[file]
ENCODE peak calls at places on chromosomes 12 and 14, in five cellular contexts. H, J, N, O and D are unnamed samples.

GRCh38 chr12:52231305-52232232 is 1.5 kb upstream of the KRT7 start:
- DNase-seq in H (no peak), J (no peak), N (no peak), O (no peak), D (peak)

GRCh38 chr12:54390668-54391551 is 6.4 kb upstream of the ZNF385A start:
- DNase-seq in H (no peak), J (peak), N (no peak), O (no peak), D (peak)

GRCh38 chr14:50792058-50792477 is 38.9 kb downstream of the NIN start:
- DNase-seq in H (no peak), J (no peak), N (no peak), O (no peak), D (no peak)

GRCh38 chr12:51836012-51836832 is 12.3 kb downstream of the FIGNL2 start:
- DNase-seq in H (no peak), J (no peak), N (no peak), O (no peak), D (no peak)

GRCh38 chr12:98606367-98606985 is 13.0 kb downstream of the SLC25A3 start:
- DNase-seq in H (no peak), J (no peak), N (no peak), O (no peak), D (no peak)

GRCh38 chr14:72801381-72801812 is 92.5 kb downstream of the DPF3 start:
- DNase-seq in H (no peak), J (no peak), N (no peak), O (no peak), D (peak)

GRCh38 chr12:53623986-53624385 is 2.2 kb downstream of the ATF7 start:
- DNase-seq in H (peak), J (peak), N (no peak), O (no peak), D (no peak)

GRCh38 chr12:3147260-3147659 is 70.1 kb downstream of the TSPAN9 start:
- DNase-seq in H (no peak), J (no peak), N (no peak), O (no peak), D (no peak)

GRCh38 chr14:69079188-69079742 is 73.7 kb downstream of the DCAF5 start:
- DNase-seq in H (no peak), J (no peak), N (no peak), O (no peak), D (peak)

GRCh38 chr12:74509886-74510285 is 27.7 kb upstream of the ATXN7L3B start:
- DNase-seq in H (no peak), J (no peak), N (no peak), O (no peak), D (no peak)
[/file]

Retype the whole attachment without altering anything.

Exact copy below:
ENCODE peak calls at places on chromosomes 12 and 14, in five cellular contexts. H, J, N, O and D are unnamed samples.

GRCh38 chr12:52231305-52232232 is 1.5 kb upstream of the KRT7 start:
- DNase-seq in H (no peak), J (no peak), N (no peak), O (no peak), D (peak)

GRCh38 chr12:54390668-54391551 is 6.4 kb upstream of the ZNF385A start:
- DNase-seq in H (no peak), J (peak), N (no peak), O (no peak), D (peak)

GRCh38 chr14:50792058-50792477 is 38.9 kb downstream of the NIN start:
- DNase-seq in H (no peak), J (no peak), N (no peak), O (no peak), D (no peak)

GRCh38 chr12:51836012-51836832 is 12.3 kb downstream of the FIGNL2 start:
- DNase-seq in H (no peak), J (no peak), N (no peak), O (no peak), D (no peak)

GRCh38 chr12:98606367-98606985 is 13.0 kb downstream of the SLC25A3 start:
- DNase-seq in H (no peak), J (no peak), N (no peak), O (no peak), D (no peak)

GRCh38 chr14:72801381-72801812 is 92.5 kb downstream of the DPF3 start:
- DNase-seq in H (no peak), J (no peak), N (no peak), O (no peak), D (peak)

GRCh38 chr12:53623986-53624385 is 2.2 kb downstream of the ATF7 start:
- DNase-seq in H (peak), J (peak), N (no peak), O (no peak), D (no peak)

GRCh38 chr12:3147260-3147659 is 70.1 kb downstream of the TSPAN9 start:
- DNase-seq in H (no peak), J (no peak), N (no peak), O (no peak), D (no peak)

GRCh38 chr14:69079188-69079742 is 73.7 kb downstream of the DCAF5 start:
- DNase-seq in H (no peak), J (no peak), N (no peak), O (no peak), D (peak)

GRCh38 chr12:74509886-74510285 is 27.7 kb upstream of the ATXN7L3B start:
- DNase-seq in H (no peak), J (no peak), N (no peak), O (no peak), D (no peak)